5 August 2008—A new method of growing light-emitting diodes (LEDs) on bases of silicon could pave the way for cheaper LED lighting, researchers at Purdue University say. Timothy Sands, a professor of materials engineering and electrical and computer engineering, and his colleagues say they’ve come up with a better way to grow LEDs that are based on gallium nitride (GaN)—essential to white lighting—on silicon instead of on sapphire or silicon carbide, as is often done today. The researchers described the technique in a recent issue of Applied Physics Letters .
Sands’s team were working on a technique called nanoheteroepitaxy, designed to cut down on defects caused by growing one kind of crystal—in this case, GaN—on another. Initially, they placed a thin layer of silicon nitride on top of the sapphire and made tiny holes in it, so the GaN grew only on the holes, reducing the odds of a defect spreading from the sapphire to the GaN. But then they realized that the technique would reduce defects with a different substrate. ”We thought of silicon,” Sands says. ”That’s the logical choice, mainly because you can get it in much larger wafers and it’s cheaper, but it also has better thermal conductivity [than sapphire].” The improved thermal conductivity will allow an LED to be driven at higher voltages, thus producing more light.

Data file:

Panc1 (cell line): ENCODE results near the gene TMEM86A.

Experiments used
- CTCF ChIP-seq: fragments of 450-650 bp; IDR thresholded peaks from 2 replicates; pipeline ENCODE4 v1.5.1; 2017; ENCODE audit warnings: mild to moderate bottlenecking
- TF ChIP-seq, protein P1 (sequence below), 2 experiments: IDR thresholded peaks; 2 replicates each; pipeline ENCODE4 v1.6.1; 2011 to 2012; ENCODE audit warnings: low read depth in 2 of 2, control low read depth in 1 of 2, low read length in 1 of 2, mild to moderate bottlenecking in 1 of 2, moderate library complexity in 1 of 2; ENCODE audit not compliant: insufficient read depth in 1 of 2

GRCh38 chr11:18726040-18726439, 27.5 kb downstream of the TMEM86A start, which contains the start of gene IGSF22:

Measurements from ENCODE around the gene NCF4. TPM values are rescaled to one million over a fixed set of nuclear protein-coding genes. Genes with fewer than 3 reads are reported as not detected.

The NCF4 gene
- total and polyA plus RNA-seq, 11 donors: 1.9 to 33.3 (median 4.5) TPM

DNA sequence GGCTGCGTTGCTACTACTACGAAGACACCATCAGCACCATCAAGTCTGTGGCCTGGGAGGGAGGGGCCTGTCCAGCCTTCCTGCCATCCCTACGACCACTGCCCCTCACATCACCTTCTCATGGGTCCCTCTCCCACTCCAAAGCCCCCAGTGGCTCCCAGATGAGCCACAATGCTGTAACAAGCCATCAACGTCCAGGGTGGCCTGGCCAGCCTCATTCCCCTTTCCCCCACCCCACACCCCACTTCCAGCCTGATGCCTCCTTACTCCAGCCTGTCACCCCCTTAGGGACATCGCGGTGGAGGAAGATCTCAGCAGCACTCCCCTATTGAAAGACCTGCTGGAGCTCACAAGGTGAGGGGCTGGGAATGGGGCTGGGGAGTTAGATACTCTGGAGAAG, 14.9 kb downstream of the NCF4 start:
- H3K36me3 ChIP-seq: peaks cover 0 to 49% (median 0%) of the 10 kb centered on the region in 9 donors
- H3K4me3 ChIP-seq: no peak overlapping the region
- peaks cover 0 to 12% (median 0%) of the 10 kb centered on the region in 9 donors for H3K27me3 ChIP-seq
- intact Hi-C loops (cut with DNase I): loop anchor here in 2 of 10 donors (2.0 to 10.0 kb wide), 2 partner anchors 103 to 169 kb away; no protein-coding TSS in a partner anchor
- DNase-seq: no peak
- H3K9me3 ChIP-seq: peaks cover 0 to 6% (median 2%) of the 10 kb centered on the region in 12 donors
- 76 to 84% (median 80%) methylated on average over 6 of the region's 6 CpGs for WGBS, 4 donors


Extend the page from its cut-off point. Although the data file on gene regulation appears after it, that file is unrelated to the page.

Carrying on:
One problem with silicon is that it doesn’t reflect visible light well, so a percentage of the photons generated in an LED would be wasted. The team overcame this by inserting a layer of reflective zirconium nitride between the GaN and the silicon. Under normal processing conditions, the zirconium nitride would mix with the silicon, so they also added a layer of aluminum nitride to keep the two separate.